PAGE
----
Tuesday, September 21, 2010

The International Day of Prayer for Peace

…history belongs to the intercessors, who believe the future into being. This is not simply a religious statement. It is as true of communists or capitalists or anarchists as it is of Christians. The future belongs to whoever can envision in the manifold of its potentials a new and desirable possibility, which faith then fixes upon as inevitable.
Walter Wink, Engaging the Powers

EasyYolk is pleased to participate today in the World Council of Churches' International Day of Prayer for Peace. Since 1981, the United Nations has designated 9/21 as a day to focus on overcoming violence across the globe. This year's edition focuses on Africa, a continent ripped apart by civil wars as she struggles to shake herself from a vicious post-colonial hangover. We believe that (1) prayer and (2) the pursuit of peace are both vital Christian practices that warrant our time, effort and critical thinking. This is not self-evident in the American Body of Christ today. There are plenty of those on the left who think prayer is a superstitious waste of time and there are plenty of those on the right who believe that advocating for peace veers the believer off-course from The Real Gospel.

For theolgian Walter Wink, intercessory prayer to God is more like haggling with a merchant at an Oriental bazaar (or in the Masai market in Nairobi where, in 2001, I talked the man down from $100 to $32 for my 6-foot giraffe), just like it was for Abraham (Genesis 18), Moses (Exodus 32), Jonah (Jonah 4), Jeremiah (18:7f) and Jesus (Luke 18:1-8) long before us. Wink calls Christians to organically pray as we participate with God, our divine conversation partner, in the redemption of the world:

For intercession, to be Christian, must be prayer for God’s reign to come on earth. It must be prayer for the victory of God over disease, greed, oppression, and death in the concrete circumstances of people’s lives, now. In our intercessions we fix our wills on the divine possibility latent in the present moment, and then find ourselves caught up in the whirlwind of God’s struggle to actualize it.

And why should we spend our time praying for something so unlikely as world peace? One's answer to this question is wrapped up and sold in the theological market called "eschatology": the study of what comes last (or what lasts!). Many conservatives are scripted into an end of the story which comes about at either the individual's death or the rapture of Jesus. In either case, the conservative gospel message is told (in diverse ways depending on denomination, etc) with the focus on personal salvation from eternal punishment in hell.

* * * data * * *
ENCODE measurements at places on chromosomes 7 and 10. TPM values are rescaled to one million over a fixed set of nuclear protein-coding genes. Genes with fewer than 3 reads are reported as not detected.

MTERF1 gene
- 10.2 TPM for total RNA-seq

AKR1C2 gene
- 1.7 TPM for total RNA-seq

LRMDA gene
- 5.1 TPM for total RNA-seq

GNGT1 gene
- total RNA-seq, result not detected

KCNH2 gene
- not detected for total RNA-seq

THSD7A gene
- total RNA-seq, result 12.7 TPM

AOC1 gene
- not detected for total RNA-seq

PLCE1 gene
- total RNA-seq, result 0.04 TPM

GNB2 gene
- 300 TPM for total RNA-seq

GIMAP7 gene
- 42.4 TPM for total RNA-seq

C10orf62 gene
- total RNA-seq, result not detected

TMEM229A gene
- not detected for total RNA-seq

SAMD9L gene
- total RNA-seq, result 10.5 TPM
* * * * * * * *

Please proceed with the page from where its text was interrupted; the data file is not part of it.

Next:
EasyYolk, on the other hand, subscribes to an "inagurated eschatology," more at home in the New Testament, which proclaims that the End was initiated in Jesus' life, teaching, ministry, death and resurrection. Christians are those who pledge allegiance to God's Reign as a foretaste of what will come when the End is fully consummated. The point of the gospel of Jesus Christ(according to the New Testament writings) was to invite disciples into a movement signified by God's grace and acceptance (everyone was welcome!) and fleshed out by an active lifestyle of loving, serving, sharing and peace-making. In other words, the Christian movement was for those who repented (turned away) from other movements, stories and agendas in order to participate with God in the redemption of the world. Praying for peace is simply one aspect of that Adventure. Join us tomorrow as we "believe the future into being."

Let us pray that we will be agents of peace in our interpersonal relationships as we pray for the healing of the strife and violence throughout Africa...as St. Francis prayed:

Lord, make me an instrument of Thy peace;
Where there is hatred, let me sow love;
Where there is injury, pardon;
Where there is error, the truth;
Where there is doubt, the faith;
Where there is despair, hope;
Where there is darkness, light;
And where there is sadness, joy.

O Divine Master,
Grant that I may not so much seek
To be consoled, as to console;
To be understood, as to understand;
To be loved as to love.

For it is in giving that we receive;
It is in pardoning that we are pardoned;
And it is in dying that we are born to eternal life. Amen.

*NOTE: Peace Mennonite Church of Lawrence, Kansas has a helpful site to guide your prayers tonight.

--Theological Autopilot

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